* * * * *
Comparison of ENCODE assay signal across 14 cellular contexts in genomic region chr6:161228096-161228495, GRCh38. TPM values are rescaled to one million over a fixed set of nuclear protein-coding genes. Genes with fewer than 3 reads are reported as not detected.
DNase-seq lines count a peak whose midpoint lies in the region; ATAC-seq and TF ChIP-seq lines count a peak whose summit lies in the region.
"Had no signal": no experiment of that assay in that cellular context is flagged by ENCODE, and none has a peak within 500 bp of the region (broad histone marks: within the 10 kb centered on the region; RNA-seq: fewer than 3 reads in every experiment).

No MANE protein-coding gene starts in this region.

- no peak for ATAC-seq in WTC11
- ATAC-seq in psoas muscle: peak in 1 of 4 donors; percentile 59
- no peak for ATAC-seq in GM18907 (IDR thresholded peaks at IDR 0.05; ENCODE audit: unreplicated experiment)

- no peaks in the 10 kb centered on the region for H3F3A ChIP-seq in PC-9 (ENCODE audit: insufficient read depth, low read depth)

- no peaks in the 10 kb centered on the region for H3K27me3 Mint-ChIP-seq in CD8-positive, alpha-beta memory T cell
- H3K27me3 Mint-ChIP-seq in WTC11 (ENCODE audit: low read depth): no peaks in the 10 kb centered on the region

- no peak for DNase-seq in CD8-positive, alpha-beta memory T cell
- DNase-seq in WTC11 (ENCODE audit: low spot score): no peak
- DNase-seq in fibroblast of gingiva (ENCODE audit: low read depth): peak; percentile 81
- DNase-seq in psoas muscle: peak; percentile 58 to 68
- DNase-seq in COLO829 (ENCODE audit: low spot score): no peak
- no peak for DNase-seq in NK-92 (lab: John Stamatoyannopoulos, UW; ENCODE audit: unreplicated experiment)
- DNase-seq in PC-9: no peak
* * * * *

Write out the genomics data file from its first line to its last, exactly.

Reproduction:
Comparison of ENCODE assay signal across 14 cellular contexts in genomic region chr6:161228096-161228495, GRCh38. TPM values are rescaled to one million over a fixed set of nuclear protein-coding genes. Genes with fewer than 3 reads are reported as not detected.
DNase-seq lines count a peak whose midpoint lies in the region; ATAC-seq and TF ChIP-seq lines count a peak whose summit lies in the region.
"Had no signal": no experiment of that assay in that cellular context is flagged by ENCODE, and none has a peak within 500 bp of the region (broad histone marks: within the 10 kb centered on the region; RNA-seq: fewer than 3 reads in every experiment).

No MANE protein-coding gene starts in this region.

- no peak for ATAC-seq in WTC11
- ATAC-seq in psoas muscle: peak in 1 of 4 donors; percentile 59
- no peak for ATAC-seq in GM18907 (IDR thresholded peaks at IDR 0.05; ENCODE audit: unreplicated experiment)

- no peaks in the 10 kb centered on the region for H3F3A ChIP-seq in PC-9 (ENCODE audit: insufficient read depth, low read depth)

- no peaks in the 10 kb centered on the region for H3K27me3 Mint-ChIP-seq in CD8-positive, alpha-beta memory T cell
- H3K27me3 Mint-ChIP-seq in WTC11 (ENCODE audit: low read depth): no peaks in the 10 kb centered on the region

- no peak for DNase-seq in CD8-positive, alpha-beta memory T cell
- DNase-seq in WTC11 (ENCODE audit: low spot score): no peak
- DNase-seq in fibroblast of gingiva (ENCODE audit: low read depth): peak; percentile 81
- DNase-seq in psoas muscle: peak; percentile 58 to 68
- DNase-seq in COLO829 (ENCODE audit: low spot score): no peak
- no peak for DNase-seq in NK-92 (lab: John Stamatoyannopoulos, UW; ENCODE audit: unreplicated experiment)
- DNase-seq in PC-9: no peak